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Story of scholarship in memory of son brings more donations

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When interviewing someone who has experienced a loss or tragedy, there’s always a sense of uncertainty in asking them to revisit dark or difficult places; to go outside your comfort zone and into someone else’s personal boundaries.

I don’t want to stir up bad memories or sadness, but I want to tell their stories since I know they have the power to provide support for others going through similar situations.

When I spoke with Harker Heights resident Amy Hubert, she spent nearly 30 minutes sharing memories of her son, James, who drowned in a backyard pool when he was 16 months old.

After James’ death in 1997, Amy and her husband, Jeffrey, did little things — like donating his viable organs and planting a tree at Carl Levin Park in Harker Heights — in memory of him.

James would have turned 18 in May and likely graduated from a local high school.

This year, to honor James, the Huberts donated $2,500 to the Killeen Independent School District’s Alumni Association for the James K. Hubert Memorial Scholarship, which will be awarded to a graduating senior.

“We’ve been trying to do things to make something good out of bad, as much as you can,” said Amy Hubert, adding she knows the influence education can have in positively transforming someone’s life.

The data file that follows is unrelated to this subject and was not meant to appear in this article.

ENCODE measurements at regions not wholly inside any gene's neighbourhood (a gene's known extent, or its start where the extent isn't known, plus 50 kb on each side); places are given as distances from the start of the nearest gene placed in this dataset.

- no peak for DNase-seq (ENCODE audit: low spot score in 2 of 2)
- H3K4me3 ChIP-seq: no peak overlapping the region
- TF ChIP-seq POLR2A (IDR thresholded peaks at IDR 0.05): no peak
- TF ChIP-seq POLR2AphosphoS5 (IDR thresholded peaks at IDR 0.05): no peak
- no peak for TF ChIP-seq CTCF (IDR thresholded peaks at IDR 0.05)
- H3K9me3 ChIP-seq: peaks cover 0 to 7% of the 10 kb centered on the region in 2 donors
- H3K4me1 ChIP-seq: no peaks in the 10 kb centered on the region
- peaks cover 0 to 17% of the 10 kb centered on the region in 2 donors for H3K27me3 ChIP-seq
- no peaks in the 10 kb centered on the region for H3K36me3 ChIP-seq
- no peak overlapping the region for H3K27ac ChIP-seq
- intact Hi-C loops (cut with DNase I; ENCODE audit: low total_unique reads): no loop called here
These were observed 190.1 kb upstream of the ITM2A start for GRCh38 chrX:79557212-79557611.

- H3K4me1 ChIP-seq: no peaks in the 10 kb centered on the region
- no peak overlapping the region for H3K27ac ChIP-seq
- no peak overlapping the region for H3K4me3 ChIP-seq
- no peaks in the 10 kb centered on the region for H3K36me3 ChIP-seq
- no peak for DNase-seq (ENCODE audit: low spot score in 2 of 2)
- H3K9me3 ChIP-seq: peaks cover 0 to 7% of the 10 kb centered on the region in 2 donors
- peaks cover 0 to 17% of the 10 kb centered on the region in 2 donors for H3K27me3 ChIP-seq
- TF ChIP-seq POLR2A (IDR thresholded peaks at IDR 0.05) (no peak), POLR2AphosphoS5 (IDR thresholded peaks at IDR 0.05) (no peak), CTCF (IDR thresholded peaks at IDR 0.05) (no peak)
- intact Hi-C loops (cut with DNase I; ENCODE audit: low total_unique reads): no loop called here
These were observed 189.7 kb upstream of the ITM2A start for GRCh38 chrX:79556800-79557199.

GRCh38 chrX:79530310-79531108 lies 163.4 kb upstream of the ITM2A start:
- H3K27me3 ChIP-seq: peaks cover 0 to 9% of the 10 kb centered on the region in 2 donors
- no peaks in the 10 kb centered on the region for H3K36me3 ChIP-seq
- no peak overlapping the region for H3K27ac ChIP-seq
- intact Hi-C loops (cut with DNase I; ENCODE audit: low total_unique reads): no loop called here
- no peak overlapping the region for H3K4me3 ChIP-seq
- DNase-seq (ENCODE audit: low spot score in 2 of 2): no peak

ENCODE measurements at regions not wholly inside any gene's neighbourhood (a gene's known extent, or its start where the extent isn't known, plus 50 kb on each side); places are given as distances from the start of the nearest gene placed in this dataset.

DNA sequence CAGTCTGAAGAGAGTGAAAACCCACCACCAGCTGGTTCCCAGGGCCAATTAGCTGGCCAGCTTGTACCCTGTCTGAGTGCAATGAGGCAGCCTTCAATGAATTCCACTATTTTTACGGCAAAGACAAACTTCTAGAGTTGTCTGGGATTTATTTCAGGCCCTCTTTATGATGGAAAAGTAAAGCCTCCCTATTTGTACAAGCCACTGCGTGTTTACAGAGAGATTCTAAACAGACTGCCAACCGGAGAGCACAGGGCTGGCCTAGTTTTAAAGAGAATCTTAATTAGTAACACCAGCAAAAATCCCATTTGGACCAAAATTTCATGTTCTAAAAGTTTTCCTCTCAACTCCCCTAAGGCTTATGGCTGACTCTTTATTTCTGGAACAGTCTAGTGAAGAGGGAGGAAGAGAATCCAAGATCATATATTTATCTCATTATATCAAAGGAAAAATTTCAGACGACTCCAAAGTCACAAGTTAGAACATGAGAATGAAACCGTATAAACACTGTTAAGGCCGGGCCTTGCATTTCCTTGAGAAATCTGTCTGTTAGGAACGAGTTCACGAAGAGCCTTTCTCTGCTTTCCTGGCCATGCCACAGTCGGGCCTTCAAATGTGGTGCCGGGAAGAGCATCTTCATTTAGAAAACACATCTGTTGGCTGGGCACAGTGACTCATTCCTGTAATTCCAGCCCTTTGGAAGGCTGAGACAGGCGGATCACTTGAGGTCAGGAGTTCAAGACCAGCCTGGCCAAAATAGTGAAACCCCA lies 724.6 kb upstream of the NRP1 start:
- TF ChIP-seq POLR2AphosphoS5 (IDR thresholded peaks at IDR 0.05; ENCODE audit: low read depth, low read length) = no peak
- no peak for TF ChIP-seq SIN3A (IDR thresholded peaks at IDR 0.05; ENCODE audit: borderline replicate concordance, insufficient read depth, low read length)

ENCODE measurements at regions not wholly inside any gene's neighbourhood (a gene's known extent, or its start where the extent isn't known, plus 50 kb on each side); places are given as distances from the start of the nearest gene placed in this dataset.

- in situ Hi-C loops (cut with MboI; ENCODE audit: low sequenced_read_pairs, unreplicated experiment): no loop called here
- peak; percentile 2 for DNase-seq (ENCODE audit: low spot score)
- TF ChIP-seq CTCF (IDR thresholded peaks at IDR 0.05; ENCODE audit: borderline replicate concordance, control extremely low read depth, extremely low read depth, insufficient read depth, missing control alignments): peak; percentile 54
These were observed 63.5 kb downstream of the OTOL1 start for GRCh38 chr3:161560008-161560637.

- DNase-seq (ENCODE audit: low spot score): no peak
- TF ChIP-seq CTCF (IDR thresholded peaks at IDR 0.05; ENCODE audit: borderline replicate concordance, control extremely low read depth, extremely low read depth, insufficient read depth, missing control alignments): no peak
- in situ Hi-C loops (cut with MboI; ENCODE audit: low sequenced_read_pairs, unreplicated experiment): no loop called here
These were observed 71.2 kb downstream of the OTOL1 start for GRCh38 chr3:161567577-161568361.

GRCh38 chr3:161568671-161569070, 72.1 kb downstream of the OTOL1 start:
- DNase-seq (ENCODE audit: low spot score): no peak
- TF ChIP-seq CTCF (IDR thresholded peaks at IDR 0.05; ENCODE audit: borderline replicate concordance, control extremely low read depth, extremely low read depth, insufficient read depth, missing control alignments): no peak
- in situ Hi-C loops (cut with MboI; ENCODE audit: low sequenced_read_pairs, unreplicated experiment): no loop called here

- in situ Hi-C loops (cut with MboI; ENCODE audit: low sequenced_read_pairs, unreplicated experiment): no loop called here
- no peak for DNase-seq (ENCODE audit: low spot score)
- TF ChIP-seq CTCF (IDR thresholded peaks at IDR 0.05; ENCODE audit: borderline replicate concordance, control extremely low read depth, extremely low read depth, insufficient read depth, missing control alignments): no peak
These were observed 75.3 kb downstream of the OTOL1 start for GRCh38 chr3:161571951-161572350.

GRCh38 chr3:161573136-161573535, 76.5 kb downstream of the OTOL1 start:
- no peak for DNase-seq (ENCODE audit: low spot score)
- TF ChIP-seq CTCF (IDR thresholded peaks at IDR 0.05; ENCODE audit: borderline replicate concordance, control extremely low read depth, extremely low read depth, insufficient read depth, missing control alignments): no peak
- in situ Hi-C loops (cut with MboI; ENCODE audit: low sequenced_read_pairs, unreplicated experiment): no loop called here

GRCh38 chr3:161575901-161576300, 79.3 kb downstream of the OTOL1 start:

The scholarship is one of many the Killeen ISD Alumni Association, a division of the Killeen ISD Education Foundation, is offering to graduating seniors in the district.

The day the story ran, the foundation received a $500 donation to increase the amount of the scholarship to $3,000.

The donor, who wishes to remain anonymous, told Joyce Hodson, Killeen ISD Education Foundation director, that she wanted to donate to the memorial scholarship because Amy’s husband, Dr. Jeffrey Hubert, “is the best doctor in all of Scott & White, and I want to help sustain the memory of his son.”

Another organization also donated $1,000 for an additional scholarship the day the story ran.

While some people turn to negativity in light of tragic situations, Amy Hubert didn’t. And, by embodying a positive attitude, she is not only sustaining the memory of her son, but also helping future generations accomplish their goals.

One of the most rewarding aspects of telling someone’s story is knowing it made a difference in the community.

Although Amy Hubert admitted she was hesitant to share her story, she was glad it encouraged others to donate to the foundation.

“That is exactly why I did the story,” she said. “I was hoping it might spur more scholarships.”

Contact Sarah Rafique at srafique@kdhnews.com or (254) 501-7553. Follow her on Twitter at SarahRafique or "like" Sarah Rafique.

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